A softer dollar overnight provided some support to the SHFE base metals, but with the release of the November US jobs report later on Friday, investors are likely to remain cautious until they have a better picture of the health of the labor market in the United States – and a likely direction in the dollar.
The dollar index was down by 0.08% at 96.80 as at 11.01 am Shanghai time, which compares with 97.04 at roughly the same time on Thursday. The index reached a two-week high of 97.55 on November 28.
The weakness in the US currency comes amid growing expectations that the US Federal Reserve will slow its path of interest rate increases.
“Rates markets, led by the US, are driving down rate hike expectations…..with interest-sensitive parts of the economy slowing and firms becoming less optimistic about the outlook,” ANZ Research said in a morning note on Friday.
With mixed US economic data overnight, “tonight’s payroll and wages data looms as critical,” ANZ Research added.
“With all the headline noise, let’s not forget the USD dollar’s new found overly data dependent theme… Friday’s US employment report and Michigan inflation expectations may determine the next path for the USD,” Stephen Innes, Oanda’s head of trading for Asia Pacific, said in a morning note.
Meanwhile, lingering trade war concerns continue to stoke risk-off trade, which is pressuring metals prices.
These fears deepened on Wednesday following news that the chief financial officer of Chinese tech giant Huawei, one of the world’s largest telecommunications equipment and services providers, has been arrested in Canada and faces extradition to the US.
“The Huawei headline could not have come at a worse time with the market reeling as confusion reigned over the G20 [Group of Twenty] fallout. But when you laminate trade war issues with observed dovish shifts from major central banks, it merely adds a whole new level of unwanted confusion entering year-end,” Oanda’s Innes said.
In copper, prices were marginally higher but remain in relative low ground.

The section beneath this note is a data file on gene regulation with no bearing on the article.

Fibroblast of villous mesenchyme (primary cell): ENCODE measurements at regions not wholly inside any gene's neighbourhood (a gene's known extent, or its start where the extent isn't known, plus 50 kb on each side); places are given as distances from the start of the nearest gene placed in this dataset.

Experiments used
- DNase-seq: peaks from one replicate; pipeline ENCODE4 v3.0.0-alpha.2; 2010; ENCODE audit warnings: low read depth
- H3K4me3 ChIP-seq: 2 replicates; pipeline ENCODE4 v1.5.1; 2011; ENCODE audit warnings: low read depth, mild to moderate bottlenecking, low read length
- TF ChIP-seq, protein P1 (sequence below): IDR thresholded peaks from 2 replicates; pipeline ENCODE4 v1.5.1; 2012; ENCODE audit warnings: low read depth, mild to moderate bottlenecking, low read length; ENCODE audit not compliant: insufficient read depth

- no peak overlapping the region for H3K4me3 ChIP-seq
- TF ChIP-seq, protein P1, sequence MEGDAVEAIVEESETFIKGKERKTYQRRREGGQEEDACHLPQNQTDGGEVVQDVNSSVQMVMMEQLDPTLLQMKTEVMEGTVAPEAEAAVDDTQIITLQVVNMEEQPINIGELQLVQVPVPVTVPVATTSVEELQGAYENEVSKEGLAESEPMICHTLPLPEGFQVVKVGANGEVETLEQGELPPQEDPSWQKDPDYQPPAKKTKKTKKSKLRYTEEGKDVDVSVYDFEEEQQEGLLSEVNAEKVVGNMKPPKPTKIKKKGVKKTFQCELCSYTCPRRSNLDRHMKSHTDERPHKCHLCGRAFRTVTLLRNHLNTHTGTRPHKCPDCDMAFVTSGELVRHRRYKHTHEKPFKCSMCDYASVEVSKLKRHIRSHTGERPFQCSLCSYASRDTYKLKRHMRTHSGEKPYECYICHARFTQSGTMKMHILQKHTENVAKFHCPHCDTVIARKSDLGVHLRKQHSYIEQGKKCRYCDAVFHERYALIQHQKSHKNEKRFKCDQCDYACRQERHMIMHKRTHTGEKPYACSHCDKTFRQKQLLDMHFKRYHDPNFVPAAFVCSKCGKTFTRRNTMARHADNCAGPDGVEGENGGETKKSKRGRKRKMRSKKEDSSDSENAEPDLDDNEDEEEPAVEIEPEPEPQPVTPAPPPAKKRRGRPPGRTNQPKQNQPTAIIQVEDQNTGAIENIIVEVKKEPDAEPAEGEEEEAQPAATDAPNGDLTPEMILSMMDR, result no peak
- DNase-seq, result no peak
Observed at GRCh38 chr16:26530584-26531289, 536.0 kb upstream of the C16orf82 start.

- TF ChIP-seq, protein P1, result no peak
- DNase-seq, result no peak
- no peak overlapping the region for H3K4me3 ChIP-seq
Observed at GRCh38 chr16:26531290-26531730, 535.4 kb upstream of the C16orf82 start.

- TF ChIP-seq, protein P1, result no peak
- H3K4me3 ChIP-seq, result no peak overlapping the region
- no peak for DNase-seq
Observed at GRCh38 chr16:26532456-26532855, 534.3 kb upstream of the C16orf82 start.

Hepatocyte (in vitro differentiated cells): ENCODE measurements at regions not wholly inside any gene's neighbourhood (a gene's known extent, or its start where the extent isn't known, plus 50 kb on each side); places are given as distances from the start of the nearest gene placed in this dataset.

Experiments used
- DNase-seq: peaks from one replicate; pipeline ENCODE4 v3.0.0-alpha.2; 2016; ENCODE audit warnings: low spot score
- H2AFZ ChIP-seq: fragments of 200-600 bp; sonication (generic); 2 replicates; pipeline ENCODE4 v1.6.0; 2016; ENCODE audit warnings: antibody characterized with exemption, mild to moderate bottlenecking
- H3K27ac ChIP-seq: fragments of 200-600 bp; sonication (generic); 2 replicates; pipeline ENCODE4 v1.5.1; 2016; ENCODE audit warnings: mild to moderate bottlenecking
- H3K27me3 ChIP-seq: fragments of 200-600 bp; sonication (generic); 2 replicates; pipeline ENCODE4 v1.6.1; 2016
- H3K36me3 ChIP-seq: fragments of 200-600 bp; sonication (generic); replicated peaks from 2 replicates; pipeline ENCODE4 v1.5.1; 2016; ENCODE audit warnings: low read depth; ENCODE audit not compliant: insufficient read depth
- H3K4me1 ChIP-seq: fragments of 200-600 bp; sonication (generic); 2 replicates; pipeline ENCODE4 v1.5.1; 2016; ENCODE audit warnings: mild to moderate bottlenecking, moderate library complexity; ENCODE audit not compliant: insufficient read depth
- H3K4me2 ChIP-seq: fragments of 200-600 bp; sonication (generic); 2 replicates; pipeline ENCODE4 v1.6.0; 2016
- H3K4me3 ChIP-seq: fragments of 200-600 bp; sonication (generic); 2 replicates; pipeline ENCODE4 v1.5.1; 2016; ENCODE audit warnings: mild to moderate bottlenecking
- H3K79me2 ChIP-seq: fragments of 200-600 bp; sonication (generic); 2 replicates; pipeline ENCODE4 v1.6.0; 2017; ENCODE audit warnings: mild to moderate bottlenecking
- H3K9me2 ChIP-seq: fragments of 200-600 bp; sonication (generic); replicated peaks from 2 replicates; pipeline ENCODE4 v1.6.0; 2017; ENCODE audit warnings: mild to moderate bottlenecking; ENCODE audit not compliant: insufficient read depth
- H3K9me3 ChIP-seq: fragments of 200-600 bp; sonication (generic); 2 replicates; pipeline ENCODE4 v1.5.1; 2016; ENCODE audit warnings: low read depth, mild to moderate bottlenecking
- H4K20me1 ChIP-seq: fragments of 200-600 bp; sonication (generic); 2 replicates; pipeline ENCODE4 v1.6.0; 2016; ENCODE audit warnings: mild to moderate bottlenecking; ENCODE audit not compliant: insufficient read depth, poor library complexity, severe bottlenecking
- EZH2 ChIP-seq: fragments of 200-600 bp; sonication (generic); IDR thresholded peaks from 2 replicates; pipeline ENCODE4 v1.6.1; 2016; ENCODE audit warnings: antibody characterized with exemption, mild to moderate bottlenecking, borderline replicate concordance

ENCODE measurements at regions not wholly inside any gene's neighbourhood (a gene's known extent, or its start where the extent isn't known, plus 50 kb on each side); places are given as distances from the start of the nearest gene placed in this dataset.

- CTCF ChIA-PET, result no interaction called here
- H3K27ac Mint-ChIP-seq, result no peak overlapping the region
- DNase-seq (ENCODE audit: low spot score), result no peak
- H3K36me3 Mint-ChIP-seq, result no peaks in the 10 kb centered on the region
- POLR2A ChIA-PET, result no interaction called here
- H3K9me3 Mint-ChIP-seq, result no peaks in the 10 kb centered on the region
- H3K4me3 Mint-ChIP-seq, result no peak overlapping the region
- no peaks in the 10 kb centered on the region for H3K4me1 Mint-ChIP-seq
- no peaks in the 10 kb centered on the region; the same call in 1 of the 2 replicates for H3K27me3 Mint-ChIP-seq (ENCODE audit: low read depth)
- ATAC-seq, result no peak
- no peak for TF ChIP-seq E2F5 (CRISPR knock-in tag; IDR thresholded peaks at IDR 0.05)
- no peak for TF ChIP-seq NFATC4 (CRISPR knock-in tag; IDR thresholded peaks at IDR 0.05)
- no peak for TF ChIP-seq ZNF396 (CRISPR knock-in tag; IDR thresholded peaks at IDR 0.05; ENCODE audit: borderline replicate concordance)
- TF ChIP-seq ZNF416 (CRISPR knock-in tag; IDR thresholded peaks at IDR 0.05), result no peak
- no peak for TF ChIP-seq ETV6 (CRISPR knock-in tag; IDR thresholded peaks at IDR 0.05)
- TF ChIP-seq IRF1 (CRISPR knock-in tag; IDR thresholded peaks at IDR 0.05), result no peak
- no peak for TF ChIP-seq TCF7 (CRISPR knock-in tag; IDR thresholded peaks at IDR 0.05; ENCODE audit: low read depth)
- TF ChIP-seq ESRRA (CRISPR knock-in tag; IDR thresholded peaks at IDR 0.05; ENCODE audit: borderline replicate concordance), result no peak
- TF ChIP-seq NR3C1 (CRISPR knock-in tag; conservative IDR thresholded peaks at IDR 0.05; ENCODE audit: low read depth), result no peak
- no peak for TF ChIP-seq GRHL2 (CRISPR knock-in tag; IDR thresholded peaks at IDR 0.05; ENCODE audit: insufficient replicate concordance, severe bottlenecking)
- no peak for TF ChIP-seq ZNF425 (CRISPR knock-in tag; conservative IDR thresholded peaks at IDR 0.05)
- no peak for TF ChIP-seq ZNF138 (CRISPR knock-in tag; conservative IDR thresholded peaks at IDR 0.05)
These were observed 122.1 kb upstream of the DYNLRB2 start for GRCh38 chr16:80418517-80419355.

The most-traded February copper contract on the SHFE stood at 49,070 yuan ($7,157) per tonne as at 10.29 am Shanghai time, up by 90 yuan per tonne from Thursday’s close.
A backdrop of tightening availability was helping to offset wider market concerns, but only slightly.
The London Metal Exchange’s cash/three-month forward spread swung into backwardation on Thursday at $9.50 per tonne, suggesting tightening availability.
Deliverable copper stocks at SHFE-listed warehouses
stood at 131,042 tonnes in the week ended November 30, down by 18.3% from the start of the year and 57.4% lower than a peak of 307,435 tonnes in the week ended March 23.
“Low copper stocks in SHFE warehouses and a firmer domestic Chinese yuan premium based on the SHFE front month contract are supporting prices at these low levels,” Chinese broker Guotaijunan said in a morning note.
The rest of the complex were split into two camps, with moves limited to narrow ranges – the exception to this was nickel.
Base metals prices
Currency moves and data releases
- The SHFE January aluminium contract dipped by 40 yuan per tonne to 13,550 yuan per tonne.
- The SHFE January zinc contract was up by 120 yuan per tonne to 21,380 yuan per tonne.
- The SHFE January lead contract edged down by 30 yuan per tonne to 18,435 yuan per tonne.
- The SHFE January nickel contract fell by 1,460 yuan per tonne to 89,140 yuan per tonne.
- The SHFE January tin contract was up by 170 yuan per tonne to 144,670 yuan per tonne.
- The dollar index was down by 0.08% at 96.80 as at 11.01 am Shanghai time.
- In equities, the Shanghai Composite was up by 0.08% at 2,607.14 as at 11.30 am Shanghai time.
- In US data on Thursday, weekly unemployment claims stood at 231,000, above the 226,000 estimate. The ADP non-farm employment change for November saw 179,000 Americans gain jobs, falling short of the 195,000 estimate. The final purchasing managers’ index (PMI) stood at 54.7, while the US trade deficit widened to $55.5 billion in October – marking the highest level since October 2008. The trade gap has now widened for a five consecutive months.
- US crude oil inventories fell by 7.3 million barrels to 443.16 million barrels in the week ended November 30, snapping a run of ten straight weekly increases.
- The economic agenda on Friday is similarly focused on the US, with the jobs report, preliminary University of Michigan consumer sentiment and inflation expectations, final wholesale inventories and natural gas storage data due.
- In addition, there are Organisation of Petroleum Exporting Countries (Opec) meetings throughout the day.
- Looking to Saturday, the tentative releases of China’s November yuan- and dollar-denominated trade balances are scheduled.